This beautiful €4.35m Georgian home comes with an orchard, a barn and seven acres of garden
Georgian home offers space to spare less than half an hour from Dublin
Wilford House in Shankill was originally known as Wilfort and is a late Georgian country pile dating from the 1790s. Back then, the journey into Dublin city centre by horse-drawn carriage must have been quite an expedition, but these days - with a fair wind and outside of the rush hour - you could reach St. Stephen's Green via the N11 in just under half an hour.
Once the home of Harley Hodson (whose ancestor Dr John Hodson is said to have assisted Charles I in his escape from Oxford in 1641), Wilford House passed into the ownership of the Toole family until the 1870s, after which it was home to a succession of military men, including Major John Harvey, Captain Arthur Hill and Colonel Rowan-Hamilton.
When the current owners of Wilford House purchased the property in the early noughties, they embarked upon a full top-to-toe renovation that must have required nerves of steel and extra-deep pockets.
Once the work was done, they settled down to enjoy the house, hosting family events such as a wedding for one of their daughters in a huge marquee on the lawn to the front (going so far as to build a bridge over the haha to bring their guests from the house to the party), and frequent summer barbecues with their grandchildren in the secluded private garden to the back.
Now the owners are ready to downsize, and Wilford is looking for what estate agents like to call 'a special buyer', which means someone who not only has the resources to purchase the house in the first place, but also to invest in its continuing upkeep and maintenance.
To reach Wilford, one takes the Bray North exit off the N11 and the first exit off the roundabout leading back towards the village of Shankill. Wilford is located behind the first set of gates on the left and occupies a huge site of seven acres, most unusual this close to the capital. All of the acreage is in garden and beautifully landscaped, with numerous water features and swathes of mature birch and lime trees to ensure privacy.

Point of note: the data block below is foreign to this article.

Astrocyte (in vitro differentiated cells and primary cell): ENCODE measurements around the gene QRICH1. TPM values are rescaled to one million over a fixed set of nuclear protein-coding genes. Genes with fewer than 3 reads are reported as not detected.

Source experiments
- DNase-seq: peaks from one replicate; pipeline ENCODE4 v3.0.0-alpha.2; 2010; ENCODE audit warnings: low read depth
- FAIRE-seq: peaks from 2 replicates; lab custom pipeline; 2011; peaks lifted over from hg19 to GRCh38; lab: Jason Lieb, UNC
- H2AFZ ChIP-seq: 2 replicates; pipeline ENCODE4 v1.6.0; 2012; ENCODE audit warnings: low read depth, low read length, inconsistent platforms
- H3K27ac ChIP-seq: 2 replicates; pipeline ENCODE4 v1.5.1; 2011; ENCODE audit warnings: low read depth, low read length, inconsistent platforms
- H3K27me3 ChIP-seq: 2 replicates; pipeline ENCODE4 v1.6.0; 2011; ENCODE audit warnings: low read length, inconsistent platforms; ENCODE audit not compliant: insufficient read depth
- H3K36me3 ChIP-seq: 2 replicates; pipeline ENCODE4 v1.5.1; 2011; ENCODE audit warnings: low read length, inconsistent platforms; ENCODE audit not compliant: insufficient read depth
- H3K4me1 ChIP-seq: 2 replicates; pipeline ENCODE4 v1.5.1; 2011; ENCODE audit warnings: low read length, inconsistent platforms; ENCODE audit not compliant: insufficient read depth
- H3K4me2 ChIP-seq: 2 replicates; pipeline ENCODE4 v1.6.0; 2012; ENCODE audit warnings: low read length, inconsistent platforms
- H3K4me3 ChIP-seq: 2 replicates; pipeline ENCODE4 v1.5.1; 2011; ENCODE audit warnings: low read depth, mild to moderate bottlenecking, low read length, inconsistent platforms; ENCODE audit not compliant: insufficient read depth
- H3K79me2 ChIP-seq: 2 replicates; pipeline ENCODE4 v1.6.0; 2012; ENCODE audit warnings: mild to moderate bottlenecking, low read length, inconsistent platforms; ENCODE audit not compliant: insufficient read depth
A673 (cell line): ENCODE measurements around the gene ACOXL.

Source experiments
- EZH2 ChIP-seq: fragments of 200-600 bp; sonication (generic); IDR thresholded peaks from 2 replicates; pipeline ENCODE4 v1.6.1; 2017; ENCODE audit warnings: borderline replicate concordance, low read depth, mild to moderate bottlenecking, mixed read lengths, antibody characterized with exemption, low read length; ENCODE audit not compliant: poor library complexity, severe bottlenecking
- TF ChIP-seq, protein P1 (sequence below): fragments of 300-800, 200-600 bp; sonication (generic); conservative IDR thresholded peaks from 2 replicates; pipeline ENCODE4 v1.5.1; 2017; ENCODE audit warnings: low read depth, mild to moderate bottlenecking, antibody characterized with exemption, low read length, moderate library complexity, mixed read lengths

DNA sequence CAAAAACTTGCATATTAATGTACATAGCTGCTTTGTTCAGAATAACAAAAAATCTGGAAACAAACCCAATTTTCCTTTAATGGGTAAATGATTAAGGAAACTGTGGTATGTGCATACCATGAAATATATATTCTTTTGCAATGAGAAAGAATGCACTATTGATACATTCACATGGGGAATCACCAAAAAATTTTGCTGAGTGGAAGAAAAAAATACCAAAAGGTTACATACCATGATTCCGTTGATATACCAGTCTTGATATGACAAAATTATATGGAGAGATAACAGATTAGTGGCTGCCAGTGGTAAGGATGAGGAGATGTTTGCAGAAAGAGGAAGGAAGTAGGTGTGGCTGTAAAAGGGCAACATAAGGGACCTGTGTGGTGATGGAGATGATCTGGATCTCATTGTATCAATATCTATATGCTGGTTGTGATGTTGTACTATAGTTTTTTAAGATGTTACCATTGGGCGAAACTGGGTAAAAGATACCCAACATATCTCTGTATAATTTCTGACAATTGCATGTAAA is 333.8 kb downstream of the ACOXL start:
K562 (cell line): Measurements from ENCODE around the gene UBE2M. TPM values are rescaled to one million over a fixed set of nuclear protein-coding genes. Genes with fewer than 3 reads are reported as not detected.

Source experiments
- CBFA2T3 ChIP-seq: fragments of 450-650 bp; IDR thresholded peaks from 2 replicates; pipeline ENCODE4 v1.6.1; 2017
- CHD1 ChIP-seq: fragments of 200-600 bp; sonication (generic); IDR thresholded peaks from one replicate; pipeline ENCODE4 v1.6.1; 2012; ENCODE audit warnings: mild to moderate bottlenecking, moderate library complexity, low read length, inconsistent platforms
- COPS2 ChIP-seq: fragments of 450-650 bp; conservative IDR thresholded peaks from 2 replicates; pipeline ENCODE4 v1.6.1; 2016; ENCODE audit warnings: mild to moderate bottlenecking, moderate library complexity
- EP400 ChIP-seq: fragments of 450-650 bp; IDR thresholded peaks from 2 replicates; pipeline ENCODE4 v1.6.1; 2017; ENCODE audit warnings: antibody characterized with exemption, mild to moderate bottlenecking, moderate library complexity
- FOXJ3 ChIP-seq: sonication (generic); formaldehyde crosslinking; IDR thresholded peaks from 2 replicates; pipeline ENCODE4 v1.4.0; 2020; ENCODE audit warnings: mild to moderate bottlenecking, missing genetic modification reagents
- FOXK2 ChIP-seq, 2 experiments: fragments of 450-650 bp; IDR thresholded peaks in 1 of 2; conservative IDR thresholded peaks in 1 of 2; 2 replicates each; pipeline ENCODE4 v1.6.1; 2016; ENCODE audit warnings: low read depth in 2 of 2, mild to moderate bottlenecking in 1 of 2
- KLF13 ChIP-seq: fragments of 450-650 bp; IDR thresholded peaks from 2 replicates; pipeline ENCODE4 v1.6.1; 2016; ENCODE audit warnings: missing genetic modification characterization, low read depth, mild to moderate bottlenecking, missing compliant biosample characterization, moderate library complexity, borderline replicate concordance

The house is located at the end of a sweeping gravel driveway. Double doors from the entrance porch lead to an octagonal hall with alcoves, ornate cornicing and a fine centre rose. To either side of the hall are the two formal reception rooms, with the drawing room to the right and the dining room to the left. Each has marble period mantelpieces and three shuttered windows overlooking the gardens.
Two tall panelled doors at the rear of the hall open out into an oval stairwell, with a gentle spiral staircase leading to the upper and lower floors. The return is on three levels, and each is taken up with a suite of rooms, including bedrooms and bathrooms on the upper levels, and an office and family sitting room on the lower level.
The rooms have curved walls and beautiful curved original doors, and the view down the staircase from the top is wonderful, lit from above by a Georgian cupola with decorative plasterwork.
A pair of matching master bedrooms is at the front of the house on the first floor; these both have en suite bathrooms and dressing rooms, and magnificent views out towards the Sugarloaf and Little Sugarloaf.
At ground floor level is a playroom, a cinema room with overhead projector and a giant fixed screen set in a mahogany cabinet.
The kitchen is country-style, with a fitted kitchen/breakfast room, a full range of floor- and wall-mounted kitchen units, American-style fridge freezer and a cream AGA with additional electric module to the side. Ancillary to the kitchen are a laundry, a wine cellar and a guest lavatory. The current owners installed a dumb waiter to bring dishes up and down to the dining room, located directly above. The house feels warm and comfortable throughout.
While previous owners undoubtedly kept horses at Wilford, and it will be open to new owners to do the same, the current owners have not. What was the coach house is now used, at ground floor level, primarily as an office and meeting room, with a storage area for garden equipment.
Above is a generous three-bedroom apartment that could be used for staff accommodation - and new owners will definitely need help if they are to maintain Wilford in its current immaculate state.
On a damp autumn day, the grounds are busy with bird life and a gardener is hard at work collecting windfalls in the orchard, which has several varieties of apple, pear and plum.
Bisecting the orchard is a 50-foot hazel bower, planted for that family wedding, which leads to a pavilion in which the happy couple made their vows. It must have made a lovely background for the wedding photographs.
Wilford House also has a large barn which could be put to any number of uses, whether as a recording or artist's studio, or simply as a very desirable teenage den.
Shankill, Dublin 18
Asking price: €4.35m
Agent: Knight Frank, (01) 6342466